If you get the materials for free, say from a salvage, that is a great starting point. It beats paying for it from a store.

But free or not you then have to have a use for it otherwise you need to pay to store it until the job is ready. This costs money.

Secondly, and this is often an issue with wood or metal studs, recycled material isn’t always clean. My carpenters have never felled a tree for wood. They are used to reaching their arm out and grabbing a perfectly cut clean piece of wood that fits exactly what they need. This is the consumer society we live in.

And I am always getting grief from my carpenters about this. I bring them ugly, nail ridden, odd sized wood and ask them to work with it. They don’t like it. It takes them precious time to clean the wood and size it for their needs.

In fact today one carpenter said he felt guilty because he was wasting so much of my time (=money) using the old wood instead of out of the box new wood.

But the important thing to understand is that it is still better. I would rather pay my carpenter the money instead of the store. Despite the obvious benefits of recycling etc, I’m still saving money.

I may pay the carpenter $20 extra but I save $15 because I didn’t pay for the wood. Even if I wasn’t saving any money at all I would still do it.

It makes too much sense not to do it. It means my carpenters need to slow down. It means my studs won’t be nice and clean looking. But it also means I’ve saved some trees, the wood is stronger than the crap they speed grow today, I’m lessened the landfill burden, and I might even save some money!

Soundproofing between floors

After some research we noticed that one of the most effective ways to reduce impact noise between floors was to put a recycled tyre product between the floor and sub floor. It creates a vibrating cushion that absorbs the impact, thus deadening the sound.

The only problem is that this product is costly. And costly is not green in the slightest.

So we went to the mechanic down the road. He was more than happy to give us some used tires. He has to pay to dispose of them into the landfill. We took the tires and cut them into little strips.

The strips were placed wherever a stud or support beam made contact with the floor above, creating a sound impact barrier between the two floors. Kids jumping, heavy boots and games of basketball should all become less audible from the neighbors above thanks to our technique.

Cutting the tires into strips.

Placing the tire under the joists.

The same tire pictured above but now we have put the support beam beneath it. The tire now acts as a sound barrier between the joists and the beam, breaking the vibration that would normally pass from the joist to the beam and the floor below.

Here is an example of the tire placed between the stud and the footer. It is better to place the tire between the stud and the header to stop sound coming from above. But in this case the stud was supporting the stairs so it didn’t matter.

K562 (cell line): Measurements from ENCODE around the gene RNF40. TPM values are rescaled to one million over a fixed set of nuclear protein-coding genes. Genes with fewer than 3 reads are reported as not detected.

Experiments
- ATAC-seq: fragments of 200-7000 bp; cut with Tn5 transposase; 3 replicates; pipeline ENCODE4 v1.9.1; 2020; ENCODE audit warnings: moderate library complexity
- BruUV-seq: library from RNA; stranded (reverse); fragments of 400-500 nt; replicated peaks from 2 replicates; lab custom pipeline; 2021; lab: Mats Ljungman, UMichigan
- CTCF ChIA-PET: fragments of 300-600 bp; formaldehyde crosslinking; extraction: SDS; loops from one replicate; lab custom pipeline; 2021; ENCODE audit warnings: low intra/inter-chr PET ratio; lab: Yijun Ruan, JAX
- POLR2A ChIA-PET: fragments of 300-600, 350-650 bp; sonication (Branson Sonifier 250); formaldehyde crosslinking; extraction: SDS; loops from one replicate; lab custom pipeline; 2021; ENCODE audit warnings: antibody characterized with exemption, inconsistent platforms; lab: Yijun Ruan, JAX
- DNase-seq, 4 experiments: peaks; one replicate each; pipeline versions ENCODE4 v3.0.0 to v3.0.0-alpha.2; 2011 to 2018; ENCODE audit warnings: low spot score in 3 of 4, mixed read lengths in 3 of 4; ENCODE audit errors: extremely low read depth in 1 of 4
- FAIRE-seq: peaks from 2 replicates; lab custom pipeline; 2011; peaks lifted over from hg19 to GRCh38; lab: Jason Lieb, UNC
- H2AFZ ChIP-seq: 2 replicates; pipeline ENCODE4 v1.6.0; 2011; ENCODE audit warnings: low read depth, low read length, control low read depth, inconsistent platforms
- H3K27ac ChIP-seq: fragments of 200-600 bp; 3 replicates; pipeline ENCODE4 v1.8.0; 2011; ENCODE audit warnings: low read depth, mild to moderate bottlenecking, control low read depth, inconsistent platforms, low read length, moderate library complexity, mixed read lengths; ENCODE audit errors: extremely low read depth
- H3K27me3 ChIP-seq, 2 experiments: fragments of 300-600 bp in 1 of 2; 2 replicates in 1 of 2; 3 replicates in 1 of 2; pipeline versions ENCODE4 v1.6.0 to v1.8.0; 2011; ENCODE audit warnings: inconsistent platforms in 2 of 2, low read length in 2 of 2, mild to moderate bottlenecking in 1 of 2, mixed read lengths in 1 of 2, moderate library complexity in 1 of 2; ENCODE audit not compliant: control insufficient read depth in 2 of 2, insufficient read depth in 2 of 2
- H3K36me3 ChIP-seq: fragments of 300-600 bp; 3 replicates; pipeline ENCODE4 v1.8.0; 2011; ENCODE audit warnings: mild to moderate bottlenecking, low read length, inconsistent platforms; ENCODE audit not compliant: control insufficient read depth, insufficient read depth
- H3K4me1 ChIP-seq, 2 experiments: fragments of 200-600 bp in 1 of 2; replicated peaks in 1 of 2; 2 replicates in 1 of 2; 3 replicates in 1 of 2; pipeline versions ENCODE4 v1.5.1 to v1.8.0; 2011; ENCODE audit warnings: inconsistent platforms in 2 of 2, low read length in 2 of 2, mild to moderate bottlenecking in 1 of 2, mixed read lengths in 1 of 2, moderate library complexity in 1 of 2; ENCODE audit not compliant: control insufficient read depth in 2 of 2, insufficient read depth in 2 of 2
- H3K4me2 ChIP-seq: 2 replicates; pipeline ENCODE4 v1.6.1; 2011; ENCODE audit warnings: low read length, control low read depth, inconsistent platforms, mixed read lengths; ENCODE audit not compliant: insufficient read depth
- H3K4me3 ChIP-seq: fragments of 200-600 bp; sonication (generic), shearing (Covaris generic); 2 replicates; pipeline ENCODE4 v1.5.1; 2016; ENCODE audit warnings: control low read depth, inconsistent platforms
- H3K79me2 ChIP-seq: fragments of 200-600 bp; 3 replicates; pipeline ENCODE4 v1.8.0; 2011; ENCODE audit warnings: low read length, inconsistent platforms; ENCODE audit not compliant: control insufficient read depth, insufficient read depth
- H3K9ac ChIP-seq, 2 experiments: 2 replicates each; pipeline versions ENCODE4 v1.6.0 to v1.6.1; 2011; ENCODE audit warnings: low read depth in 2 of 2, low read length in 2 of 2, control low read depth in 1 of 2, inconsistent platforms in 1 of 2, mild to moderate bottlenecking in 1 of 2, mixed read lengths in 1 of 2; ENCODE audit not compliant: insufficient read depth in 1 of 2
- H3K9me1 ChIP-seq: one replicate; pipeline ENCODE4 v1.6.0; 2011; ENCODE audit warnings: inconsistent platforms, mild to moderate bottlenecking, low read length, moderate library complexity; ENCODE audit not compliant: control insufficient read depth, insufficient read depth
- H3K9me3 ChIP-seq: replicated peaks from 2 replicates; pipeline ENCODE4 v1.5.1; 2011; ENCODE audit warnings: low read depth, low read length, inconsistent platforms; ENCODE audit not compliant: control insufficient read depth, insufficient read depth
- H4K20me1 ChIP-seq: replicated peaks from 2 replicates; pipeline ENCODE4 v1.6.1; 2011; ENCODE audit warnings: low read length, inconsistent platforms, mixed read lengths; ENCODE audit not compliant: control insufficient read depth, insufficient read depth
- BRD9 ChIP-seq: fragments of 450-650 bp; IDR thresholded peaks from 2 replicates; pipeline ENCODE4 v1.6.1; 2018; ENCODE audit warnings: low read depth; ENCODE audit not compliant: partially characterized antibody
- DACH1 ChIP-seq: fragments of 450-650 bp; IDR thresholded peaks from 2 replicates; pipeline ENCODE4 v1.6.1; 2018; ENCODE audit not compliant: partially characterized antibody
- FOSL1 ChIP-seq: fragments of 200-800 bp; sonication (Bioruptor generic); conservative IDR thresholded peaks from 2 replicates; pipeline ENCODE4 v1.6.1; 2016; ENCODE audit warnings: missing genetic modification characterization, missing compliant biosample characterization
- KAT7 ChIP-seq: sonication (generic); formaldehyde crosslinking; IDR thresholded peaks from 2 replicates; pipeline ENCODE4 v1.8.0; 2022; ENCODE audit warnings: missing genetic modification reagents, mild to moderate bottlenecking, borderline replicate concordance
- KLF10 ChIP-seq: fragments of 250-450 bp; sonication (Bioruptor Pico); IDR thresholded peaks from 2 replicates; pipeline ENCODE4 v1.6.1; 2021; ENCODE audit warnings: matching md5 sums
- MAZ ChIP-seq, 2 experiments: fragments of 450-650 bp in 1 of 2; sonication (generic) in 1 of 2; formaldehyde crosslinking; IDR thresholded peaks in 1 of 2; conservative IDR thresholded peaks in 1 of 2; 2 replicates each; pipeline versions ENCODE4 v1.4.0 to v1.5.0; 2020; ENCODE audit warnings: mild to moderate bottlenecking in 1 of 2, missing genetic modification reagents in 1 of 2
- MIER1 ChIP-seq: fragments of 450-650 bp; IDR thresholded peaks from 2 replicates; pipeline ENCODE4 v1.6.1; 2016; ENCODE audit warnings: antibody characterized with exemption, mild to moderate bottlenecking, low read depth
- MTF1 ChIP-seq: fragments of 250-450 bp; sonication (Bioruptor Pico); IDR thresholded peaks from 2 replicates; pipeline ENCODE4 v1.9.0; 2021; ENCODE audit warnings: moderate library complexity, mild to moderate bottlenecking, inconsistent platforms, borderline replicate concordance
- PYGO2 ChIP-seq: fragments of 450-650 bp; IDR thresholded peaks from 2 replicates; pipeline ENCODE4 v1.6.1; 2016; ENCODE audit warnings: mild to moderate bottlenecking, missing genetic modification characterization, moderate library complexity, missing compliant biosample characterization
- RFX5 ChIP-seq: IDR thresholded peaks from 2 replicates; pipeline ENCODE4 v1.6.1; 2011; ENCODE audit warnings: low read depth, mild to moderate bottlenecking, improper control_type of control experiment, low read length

Insulation Has Arrived!

Insulation from Eco Brooklyn Inc with Gennaro Brooks-Church

Insulation from Eco Brooklyn Inc with Gennaro Brooks-Church

Green Building is like life: it is all about energy. How you control it, who has it, where it is flowing, and where it isn’t flowing. You control the energy and you have a great house (possibly a great life too).

So obviously insulation plays a huge part ini green building. Green building typically insulates a lot more than normal building. We’d rather spend more up front and less later in utility bills. Utility bills are wasteful and in imperfection. Ideally we will get to the point that houses are built so well that you don’t have any utility bills.

In terms of insulation there are many choices. Of course fiberglass batts are out. They have a lot of embodied energy, most off gas formaldehyde and they don’t even insulate well.

Icenyne spray foam is touted as green and although it seals well it is so not green. That is the biggest scam in the green building industry. All spray foam is made from petro chemicals, even the so called soy based foam that has at most 30% soy and 70% petrolium. The main ingredient for all of them is isocyanate, which is only made by four multy billion dollar companies and it is basically oil.

The greenest insulation is cellulose. Recycled paper. Recycled is always the greenest way to go.

BUT all insulation, foam, fiberglass and cellulose only gets around an R4 per inch and in space starved Brooklyn I wanted more. I found a company that sells once used (READ RECYCLED) foam board called POLYISO. Read this to see how great it is. At only 1.5 inches thick it packs at least an R9 and is by far the best R value out there.

And because it is once used it has already off gassed any small amounts of VOC’s it might have had.

I need about 2000 square feet of it. I’m going to put 4 layers in the roof plus a radiant barrier to make a whopping R36 and this does not include the green roof on top. Insulating the roof is so important.

Then I’m going to put one layer in the external walls. With the one foot of brick that will be an R21.

I also have to put it around the border of the building on every floor between the joists to keep the radiant heat in my house.

I also need 1600 square feet of Extruded Polystyrine, which is waterproof, to put under the green roof and under the radiant heated concrete slab in the cellar.

So I need about 3600 square feet. I bought 12,500 square feet of insulation!!!! I couldn’t help it! I got a good deal and I really feel the greenest thing is for me to pay one big truck to bring the stuff to Brooklyn and redistribute it to others instead of everyone getting small trucks (which as it turns out isn’t cost effective anyway).